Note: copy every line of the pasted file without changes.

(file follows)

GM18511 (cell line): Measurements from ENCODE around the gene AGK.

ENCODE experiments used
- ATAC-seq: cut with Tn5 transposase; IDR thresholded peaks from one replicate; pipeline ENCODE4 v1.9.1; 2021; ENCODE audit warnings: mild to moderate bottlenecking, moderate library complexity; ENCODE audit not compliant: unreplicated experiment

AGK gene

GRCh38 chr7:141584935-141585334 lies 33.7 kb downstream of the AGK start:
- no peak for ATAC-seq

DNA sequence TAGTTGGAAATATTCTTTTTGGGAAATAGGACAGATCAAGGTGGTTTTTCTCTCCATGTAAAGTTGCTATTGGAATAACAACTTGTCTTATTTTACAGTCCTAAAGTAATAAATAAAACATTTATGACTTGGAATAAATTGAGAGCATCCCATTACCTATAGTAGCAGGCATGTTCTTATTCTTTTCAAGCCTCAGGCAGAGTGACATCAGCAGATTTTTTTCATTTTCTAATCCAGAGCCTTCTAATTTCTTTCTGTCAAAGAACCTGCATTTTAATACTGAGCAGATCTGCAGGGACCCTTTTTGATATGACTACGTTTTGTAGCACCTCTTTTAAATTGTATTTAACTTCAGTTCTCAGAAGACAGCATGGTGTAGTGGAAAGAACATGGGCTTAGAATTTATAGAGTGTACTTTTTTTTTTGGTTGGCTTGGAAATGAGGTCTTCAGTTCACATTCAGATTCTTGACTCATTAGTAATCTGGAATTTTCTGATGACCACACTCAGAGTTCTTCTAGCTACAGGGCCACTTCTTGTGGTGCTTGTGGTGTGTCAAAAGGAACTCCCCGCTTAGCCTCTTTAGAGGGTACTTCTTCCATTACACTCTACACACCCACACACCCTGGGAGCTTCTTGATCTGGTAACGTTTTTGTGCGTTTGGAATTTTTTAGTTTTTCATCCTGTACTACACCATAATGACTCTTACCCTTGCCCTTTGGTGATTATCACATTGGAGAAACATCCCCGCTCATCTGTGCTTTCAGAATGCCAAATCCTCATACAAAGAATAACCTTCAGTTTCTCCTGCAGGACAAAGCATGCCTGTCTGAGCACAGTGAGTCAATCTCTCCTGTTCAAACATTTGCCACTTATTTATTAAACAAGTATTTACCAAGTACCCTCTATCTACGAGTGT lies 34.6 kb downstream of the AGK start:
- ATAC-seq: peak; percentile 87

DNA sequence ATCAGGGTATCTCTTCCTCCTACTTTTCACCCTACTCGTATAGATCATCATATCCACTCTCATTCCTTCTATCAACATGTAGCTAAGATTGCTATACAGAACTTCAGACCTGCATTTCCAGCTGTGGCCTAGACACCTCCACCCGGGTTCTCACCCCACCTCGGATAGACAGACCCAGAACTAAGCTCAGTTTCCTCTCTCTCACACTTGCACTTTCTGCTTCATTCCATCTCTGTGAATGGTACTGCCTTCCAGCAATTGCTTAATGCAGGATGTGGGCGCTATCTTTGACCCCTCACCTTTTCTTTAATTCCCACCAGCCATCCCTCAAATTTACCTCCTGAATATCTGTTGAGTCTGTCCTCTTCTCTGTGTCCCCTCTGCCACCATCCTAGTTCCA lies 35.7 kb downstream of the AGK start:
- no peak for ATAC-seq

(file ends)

GM18511 (cell line): Measurements from ENCODE around the gene AGK.

ENCODE experiments used
- ATAC-seq: cut with Tn5 transposase; IDR thresholded peaks from one replicate; pipeline ENCODE4 v1.9.1; 2021; ENCODE audit warnings: mild to moderate bottlenecking, moderate library complexity; ENCODE audit not compliant: unreplicated experiment

AGK gene

GRCh38 chr7:141584935-141585334 lies 33.7 kb downstream of the AGK start:
- no peak for ATAC-seq

DNA sequence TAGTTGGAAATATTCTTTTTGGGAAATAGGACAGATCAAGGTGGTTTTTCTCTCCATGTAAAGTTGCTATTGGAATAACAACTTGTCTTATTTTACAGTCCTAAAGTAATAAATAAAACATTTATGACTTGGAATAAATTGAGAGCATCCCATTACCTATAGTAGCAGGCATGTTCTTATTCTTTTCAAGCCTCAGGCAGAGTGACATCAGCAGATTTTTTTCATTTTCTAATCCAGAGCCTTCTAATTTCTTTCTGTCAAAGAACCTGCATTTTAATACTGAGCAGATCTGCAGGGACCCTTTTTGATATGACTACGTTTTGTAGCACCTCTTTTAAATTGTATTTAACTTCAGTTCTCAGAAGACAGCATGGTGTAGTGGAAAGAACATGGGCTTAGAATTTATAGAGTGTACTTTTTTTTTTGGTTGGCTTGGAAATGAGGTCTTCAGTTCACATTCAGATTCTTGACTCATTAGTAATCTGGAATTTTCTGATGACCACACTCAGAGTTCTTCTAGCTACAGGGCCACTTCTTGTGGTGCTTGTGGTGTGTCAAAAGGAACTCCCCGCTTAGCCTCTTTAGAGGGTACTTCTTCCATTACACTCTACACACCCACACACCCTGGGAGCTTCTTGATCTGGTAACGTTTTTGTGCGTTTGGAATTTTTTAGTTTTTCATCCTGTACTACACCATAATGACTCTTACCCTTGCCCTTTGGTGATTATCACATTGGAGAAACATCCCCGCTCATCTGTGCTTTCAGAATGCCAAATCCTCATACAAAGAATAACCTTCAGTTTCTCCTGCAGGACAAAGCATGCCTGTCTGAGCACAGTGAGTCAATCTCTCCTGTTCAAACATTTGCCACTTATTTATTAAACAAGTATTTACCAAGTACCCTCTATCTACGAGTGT lies 34.6 kb downstream of the AGK start:
- ATAC-seq: peak; percentile 87

DNA sequence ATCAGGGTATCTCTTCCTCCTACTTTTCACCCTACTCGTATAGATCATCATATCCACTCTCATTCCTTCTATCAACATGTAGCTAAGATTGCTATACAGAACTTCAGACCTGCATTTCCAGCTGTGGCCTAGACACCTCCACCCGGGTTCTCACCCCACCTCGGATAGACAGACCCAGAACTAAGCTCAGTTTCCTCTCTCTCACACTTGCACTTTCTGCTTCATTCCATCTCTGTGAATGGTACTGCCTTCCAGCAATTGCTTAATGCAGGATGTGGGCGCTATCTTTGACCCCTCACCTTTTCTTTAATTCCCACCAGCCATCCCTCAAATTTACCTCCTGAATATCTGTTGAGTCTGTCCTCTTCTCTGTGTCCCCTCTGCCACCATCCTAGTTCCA lies 35.7 kb downstream of the AGK start:
- no peak for ATAC-seq